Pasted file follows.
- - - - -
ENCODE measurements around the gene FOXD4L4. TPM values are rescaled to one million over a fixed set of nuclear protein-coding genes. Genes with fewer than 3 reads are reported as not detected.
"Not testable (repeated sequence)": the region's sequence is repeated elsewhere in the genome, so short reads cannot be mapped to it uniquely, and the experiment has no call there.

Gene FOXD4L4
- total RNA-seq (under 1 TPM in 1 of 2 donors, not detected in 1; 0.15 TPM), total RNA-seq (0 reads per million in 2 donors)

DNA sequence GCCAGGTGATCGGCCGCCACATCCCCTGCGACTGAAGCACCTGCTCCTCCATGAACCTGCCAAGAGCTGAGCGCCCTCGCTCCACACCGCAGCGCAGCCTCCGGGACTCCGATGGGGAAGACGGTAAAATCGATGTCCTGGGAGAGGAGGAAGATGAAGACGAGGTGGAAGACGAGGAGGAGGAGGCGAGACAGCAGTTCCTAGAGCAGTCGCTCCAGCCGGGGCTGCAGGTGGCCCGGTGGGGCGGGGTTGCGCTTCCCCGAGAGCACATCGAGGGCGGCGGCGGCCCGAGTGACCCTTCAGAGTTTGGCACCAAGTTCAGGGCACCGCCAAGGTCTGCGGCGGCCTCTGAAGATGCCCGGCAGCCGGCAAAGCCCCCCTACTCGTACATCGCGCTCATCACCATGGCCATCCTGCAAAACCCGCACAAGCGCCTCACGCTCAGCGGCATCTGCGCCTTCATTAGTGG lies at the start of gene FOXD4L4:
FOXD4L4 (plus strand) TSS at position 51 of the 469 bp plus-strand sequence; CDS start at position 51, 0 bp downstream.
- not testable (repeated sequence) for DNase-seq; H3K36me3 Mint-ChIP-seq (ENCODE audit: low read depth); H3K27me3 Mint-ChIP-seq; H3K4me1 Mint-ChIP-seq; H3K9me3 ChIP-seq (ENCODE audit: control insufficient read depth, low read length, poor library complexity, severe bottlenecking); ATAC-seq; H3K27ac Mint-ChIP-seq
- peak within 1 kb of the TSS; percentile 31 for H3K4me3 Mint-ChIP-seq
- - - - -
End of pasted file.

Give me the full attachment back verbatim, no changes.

ENCODE measurements around the gene FOXD4L4. TPM values are rescaled to one million over a fixed set of nuclear protein-coding genes. Genes with fewer than 3 reads are reported as not detected.
"Not testable (repeated sequence)": the region's sequence is repeated elsewhere in the genome, so short reads cannot be mapped to it uniquely, and the experiment has no call there.

Gene FOXD4L4
- total RNA-seq (under 1 TPM in 1 of 2 donors, not detected in 1; 0.15 TPM), total RNA-seq (0 reads per million in 2 donors)

DNA sequence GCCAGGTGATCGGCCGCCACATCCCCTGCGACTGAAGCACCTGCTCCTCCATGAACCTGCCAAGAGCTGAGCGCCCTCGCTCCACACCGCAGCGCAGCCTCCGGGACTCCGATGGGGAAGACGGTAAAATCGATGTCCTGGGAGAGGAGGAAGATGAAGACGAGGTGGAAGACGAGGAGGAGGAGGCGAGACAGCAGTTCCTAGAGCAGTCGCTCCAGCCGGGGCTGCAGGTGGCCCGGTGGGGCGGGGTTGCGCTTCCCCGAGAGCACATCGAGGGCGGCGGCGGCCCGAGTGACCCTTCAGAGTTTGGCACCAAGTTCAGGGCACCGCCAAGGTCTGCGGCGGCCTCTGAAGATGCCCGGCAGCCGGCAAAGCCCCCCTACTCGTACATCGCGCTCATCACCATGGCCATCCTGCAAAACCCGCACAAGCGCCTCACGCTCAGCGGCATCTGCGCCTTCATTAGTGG lies at the start of gene FOXD4L4:
FOXD4L4 (plus strand) TSS at position 51 of the 469 bp plus-strand sequence; CDS start at position 51, 0 bp downstream.
- not testable (repeated sequence) for DNase-seq; H3K36me3 Mint-ChIP-seq (ENCODE audit: low read depth); H3K27me3 Mint-ChIP-seq; H3K4me1 Mint-ChIP-seq; H3K9me3 ChIP-seq (ENCODE audit: control insufficient read depth, low read length, poor library complexity, severe bottlenecking); ATAC-seq; H3K27ac Mint-ChIP-seq
- peak within 1 kb of the TSS; percentile 31 for H3K4me3 Mint-ChIP-seq